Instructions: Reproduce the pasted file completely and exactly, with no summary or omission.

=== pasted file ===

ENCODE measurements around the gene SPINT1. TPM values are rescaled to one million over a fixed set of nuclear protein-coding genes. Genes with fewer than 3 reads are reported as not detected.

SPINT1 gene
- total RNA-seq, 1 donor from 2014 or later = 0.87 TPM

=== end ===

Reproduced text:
ENCODE measurements around the gene SPINT1. TPM values are rescaled to one million over a fixed set of nuclear protein-coding genes. Genes with fewer than 3 reads are reported as not detected.

SPINT1 gene
- total RNA-seq, 1 donor from 2014 or later = 0.87 TPM